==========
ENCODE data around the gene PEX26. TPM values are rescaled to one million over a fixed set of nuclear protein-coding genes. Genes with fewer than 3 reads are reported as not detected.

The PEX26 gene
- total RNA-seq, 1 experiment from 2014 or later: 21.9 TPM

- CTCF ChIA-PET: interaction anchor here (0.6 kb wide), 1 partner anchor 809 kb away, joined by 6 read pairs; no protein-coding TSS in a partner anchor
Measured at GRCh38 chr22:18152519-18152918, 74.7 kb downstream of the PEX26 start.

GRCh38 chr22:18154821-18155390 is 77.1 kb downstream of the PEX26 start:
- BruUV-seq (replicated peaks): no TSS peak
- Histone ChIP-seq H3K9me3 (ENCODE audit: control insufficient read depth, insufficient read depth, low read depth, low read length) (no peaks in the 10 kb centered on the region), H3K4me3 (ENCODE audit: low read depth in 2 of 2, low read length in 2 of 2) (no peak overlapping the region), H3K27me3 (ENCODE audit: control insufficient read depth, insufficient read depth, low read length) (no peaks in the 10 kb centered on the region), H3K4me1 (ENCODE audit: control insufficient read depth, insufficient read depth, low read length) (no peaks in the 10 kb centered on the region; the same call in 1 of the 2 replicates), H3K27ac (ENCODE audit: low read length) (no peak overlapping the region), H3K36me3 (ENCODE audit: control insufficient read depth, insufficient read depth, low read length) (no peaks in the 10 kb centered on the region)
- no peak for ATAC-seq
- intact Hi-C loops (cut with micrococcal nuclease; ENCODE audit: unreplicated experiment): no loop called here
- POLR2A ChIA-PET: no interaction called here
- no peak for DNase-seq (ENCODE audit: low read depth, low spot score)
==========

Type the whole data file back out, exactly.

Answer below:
ENCODE data around the gene PEX26. TPM values are rescaled to one million over a fixed set of nuclear protein-coding genes. Genes with fewer than 3 reads are reported as not detected.

The PEX26 gene
- total RNA-seq, 1 experiment from 2014 or later: 21.9 TPM

- CTCF ChIA-PET: interaction anchor here (0.6 kb wide), 1 partner anchor 809 kb away, joined by 6 read pairs; no protein-coding TSS in a partner anchor
Measured at GRCh38 chr22:18152519-18152918, 74.7 kb downstream of the PEX26 start.

GRCh38 chr22:18154821-18155390 is 77.1 kb downstream of the PEX26 start:
- BruUV-seq (replicated peaks): no TSS peak
- Histone ChIP-seq H3K9me3 (ENCODE audit: control insufficient read depth, insufficient read depth, low read depth, low read length) (no peaks in the 10 kb centered on the region), H3K4me3 (ENCODE audit: low read depth in 2 of 2, low read length in 2 of 2) (no peak overlapping the region), H3K27me3 (ENCODE audit: control insufficient read depth, insufficient read depth, low read length) (no peaks in the 10 kb centered on the region), H3K4me1 (ENCODE audit: control insufficient read depth, insufficient read depth, low read length) (no peaks in the 10 kb centered on the region; the same call in 1 of the 2 replicates), H3K27ac (ENCODE audit: low read length) (no peak overlapping the region), H3K36me3 (ENCODE audit: control insufficient read depth, insufficient read depth, low read length) (no peaks in the 10 kb centered on the region)
- no peak for ATAC-seq
- intact Hi-C loops (cut with micrococcal nuclease; ENCODE audit: unreplicated experiment): no loop called here
- POLR2A ChIA-PET: no interaction called here
- no peak for DNase-seq (ENCODE audit: low read depth, low spot score)